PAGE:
Wrote Foxhall, "Reasons abound for why the job as a correctional officer is a tough one: Pay is low, most prisons are not fully air-conditioned and inmates are not always happy to be taking orders." My question: Who thinks any of that will change any time soon? Prison guard pay was bumped up slightly two sessions ago to help with recruitment, and recently recruiting bonuses for the most understaffed units were increased from $1,500 to $3,000. But that's not enough to draw people to work at units out in BFE. State Senate Criminal Justice Committee Chairman John Whitmire has basically said more prisons would be air conditioned over his dead body. And inmates will never be "happy to be taking orders." (In truth, few people are.)
Foxhall further cited "a survey by the Texas Criminal Justice Coalition, in partnership with the American Federation of State, County and Municipal Employees," which said the employee grievace process is ineffective. "About three-fourths of those surveyed said they did not find the process to be 'fair and effective'," and Duane Stuart of The Backgate website told her "that staff are hesitant to report any corruption or wrongdoing to TDCJ." (Through Grits' own various back channels and informants, I hear the same thing all the time.) Many of the new security measures aimed at reducing the flow of contraband have fallen most heavily on TDCJ employees, contributing to poor morale, and those aren't going away.
The only lawmaker quoted in the story was Sen. Whitmire, who "agreed that many prisons were built in the wrong places and for the wrong reasons." But his suggested solution doesn't inspire confidence. "Now, he said, legislators need to focus on getting Texans to pay for improvement of conditions for the workers."
However, the 2013 session almost assuredly won't result in higher pay for correctional officers (COs) because of the budget crunch, and in fact Grits expects some lawmakers to seek to cut their benefits and/or further reduce their number. There are more COs at TDCJ than any other category of state employee and even a small pay hike would have big budget implications. And unless they're ordered to provide air conditioning by the federal courts, that problem isn't going away, either.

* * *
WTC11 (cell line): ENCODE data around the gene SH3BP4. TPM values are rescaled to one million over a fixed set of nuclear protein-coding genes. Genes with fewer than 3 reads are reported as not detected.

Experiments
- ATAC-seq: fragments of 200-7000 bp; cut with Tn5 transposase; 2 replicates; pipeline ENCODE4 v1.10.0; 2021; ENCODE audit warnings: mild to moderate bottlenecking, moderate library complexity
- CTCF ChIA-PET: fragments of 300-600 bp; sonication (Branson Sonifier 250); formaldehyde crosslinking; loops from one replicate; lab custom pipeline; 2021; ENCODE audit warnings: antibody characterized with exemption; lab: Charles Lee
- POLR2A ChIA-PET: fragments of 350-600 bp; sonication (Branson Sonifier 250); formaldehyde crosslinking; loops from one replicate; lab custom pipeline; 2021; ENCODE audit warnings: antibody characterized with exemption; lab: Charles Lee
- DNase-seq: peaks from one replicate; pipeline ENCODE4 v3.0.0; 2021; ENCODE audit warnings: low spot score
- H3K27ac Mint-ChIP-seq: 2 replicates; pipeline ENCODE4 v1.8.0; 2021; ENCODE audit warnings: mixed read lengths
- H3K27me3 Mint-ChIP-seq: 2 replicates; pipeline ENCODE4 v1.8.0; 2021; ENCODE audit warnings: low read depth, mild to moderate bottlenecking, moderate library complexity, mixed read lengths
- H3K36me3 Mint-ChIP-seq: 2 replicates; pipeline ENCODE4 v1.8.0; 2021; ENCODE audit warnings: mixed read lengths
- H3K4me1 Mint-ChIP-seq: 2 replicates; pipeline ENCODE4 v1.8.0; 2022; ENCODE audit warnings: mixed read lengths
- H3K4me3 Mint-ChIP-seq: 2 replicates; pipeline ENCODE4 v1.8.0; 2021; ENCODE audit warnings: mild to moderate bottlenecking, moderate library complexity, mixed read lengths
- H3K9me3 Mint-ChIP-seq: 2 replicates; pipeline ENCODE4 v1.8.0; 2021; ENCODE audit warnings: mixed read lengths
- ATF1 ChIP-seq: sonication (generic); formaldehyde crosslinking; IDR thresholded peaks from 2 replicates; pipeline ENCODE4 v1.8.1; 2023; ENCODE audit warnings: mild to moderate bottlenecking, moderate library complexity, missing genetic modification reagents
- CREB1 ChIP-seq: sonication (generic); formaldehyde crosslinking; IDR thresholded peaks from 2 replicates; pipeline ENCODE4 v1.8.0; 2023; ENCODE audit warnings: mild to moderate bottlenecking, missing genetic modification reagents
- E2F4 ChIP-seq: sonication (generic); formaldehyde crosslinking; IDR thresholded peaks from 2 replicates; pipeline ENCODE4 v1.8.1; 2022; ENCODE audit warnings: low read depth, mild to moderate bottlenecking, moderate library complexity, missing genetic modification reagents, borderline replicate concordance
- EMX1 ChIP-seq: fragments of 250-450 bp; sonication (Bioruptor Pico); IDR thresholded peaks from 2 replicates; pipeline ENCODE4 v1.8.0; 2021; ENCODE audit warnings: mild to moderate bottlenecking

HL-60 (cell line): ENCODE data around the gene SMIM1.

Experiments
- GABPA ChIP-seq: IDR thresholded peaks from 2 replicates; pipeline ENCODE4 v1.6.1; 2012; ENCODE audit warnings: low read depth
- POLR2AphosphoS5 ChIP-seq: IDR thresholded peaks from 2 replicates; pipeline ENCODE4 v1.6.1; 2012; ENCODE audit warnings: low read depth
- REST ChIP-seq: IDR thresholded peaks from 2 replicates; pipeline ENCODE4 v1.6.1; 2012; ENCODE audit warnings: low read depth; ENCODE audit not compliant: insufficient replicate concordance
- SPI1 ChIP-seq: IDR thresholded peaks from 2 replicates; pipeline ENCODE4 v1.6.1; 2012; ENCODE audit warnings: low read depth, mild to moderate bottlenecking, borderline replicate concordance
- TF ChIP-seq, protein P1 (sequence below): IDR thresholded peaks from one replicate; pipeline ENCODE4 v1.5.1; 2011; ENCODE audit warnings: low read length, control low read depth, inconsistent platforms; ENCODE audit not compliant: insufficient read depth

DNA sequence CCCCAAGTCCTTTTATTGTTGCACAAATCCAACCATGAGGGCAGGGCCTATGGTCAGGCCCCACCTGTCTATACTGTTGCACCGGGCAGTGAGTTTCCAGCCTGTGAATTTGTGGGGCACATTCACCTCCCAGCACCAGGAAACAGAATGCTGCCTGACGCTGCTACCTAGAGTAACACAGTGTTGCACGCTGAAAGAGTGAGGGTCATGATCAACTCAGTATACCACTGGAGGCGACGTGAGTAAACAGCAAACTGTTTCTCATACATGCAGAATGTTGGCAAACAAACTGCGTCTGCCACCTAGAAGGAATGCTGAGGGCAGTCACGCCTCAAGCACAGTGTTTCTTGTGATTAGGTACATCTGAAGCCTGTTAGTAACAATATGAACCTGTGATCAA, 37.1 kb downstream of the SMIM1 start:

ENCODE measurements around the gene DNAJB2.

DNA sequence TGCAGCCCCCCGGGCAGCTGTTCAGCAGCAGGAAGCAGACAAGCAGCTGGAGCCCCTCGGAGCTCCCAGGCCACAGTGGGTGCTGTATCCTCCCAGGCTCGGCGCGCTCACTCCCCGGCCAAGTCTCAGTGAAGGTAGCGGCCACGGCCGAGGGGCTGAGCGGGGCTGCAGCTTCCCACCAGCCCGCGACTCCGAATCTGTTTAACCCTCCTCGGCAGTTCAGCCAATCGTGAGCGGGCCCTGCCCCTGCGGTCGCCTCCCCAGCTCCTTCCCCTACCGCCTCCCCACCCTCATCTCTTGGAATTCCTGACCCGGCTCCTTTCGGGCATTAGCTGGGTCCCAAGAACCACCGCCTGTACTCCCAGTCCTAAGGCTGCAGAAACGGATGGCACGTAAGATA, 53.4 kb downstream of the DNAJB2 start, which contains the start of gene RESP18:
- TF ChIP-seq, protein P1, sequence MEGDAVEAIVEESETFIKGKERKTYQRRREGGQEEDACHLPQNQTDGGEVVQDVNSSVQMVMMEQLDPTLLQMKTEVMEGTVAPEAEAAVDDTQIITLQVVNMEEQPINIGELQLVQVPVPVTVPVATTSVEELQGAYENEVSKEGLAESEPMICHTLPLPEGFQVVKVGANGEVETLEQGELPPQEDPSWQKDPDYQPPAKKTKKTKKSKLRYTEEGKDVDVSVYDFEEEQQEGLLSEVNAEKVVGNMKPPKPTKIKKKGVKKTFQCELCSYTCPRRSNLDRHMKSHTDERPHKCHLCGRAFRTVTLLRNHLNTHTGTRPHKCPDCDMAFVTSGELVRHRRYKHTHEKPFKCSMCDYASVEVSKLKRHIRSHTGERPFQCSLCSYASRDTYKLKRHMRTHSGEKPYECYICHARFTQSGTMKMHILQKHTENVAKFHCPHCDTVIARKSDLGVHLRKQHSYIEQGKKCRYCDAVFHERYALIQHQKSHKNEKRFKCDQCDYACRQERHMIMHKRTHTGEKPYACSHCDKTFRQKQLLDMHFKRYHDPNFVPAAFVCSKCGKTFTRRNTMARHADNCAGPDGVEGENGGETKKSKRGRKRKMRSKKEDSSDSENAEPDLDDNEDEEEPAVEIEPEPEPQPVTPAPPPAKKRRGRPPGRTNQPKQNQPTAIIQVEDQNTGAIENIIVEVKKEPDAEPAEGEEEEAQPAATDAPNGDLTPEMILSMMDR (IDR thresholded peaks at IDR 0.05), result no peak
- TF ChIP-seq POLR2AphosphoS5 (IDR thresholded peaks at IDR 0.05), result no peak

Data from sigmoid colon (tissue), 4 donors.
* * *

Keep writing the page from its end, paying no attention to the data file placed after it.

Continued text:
For a variety of reasons - mostly related to failures of budgetary leadership by the last legislature - the 83rd Texas legislative session's budget debates will be dominated by how to pay for education and healthcare, with the prison and probation systems scrapping for crumbs. With all due respect to Sen. Whitmire, anybody who claims the Legislature will "pay for improvement of conditions" for prison workers is blowing smoke. One might as well suggest the problem will be resolved through prayer for divine intervention, the way Gov. Perry two years ago called for Texans to pray for rain instead of championing a viable water plan.
Grits was quoted at the end of Foxhall's article making essentially those points, and calling for seizing the opportunity to reduce the size of the prison system:
Scott Henson, a former reporter who writes the criminal justice blog Grits for Breakfast, said increased spending on prisons is unlikely.See prior, related Grits posts:
“We’re at the complete end of that cycle that was begun 22 years ago. No one wants to foot the bill for how expensive it is,” Henson said.
Most agree that the temporary closures in Kenedy due to staffing shortages are not something to be celebrated, but Henson said that the state should continue efforts to reduce the prison population and close prisons in an intentional manner.
Even after the state closed its first prison last year, Henson said, Texas is operating more prisons than it should be.
- Prison staff shortages and budget reality
- TDCJ can't keep rural units adequately staffed
- Staffing shortages force closure of TDCJ Connally unit wing
- Adult, juvie corrections took 39% of state employee reductions last year
- Juvie, adult prison guards atop list of high turnover state jobs
- 2,000 jobs cut at TDCJ
- 'As TDCJ recruiting slows, overtime usage increases'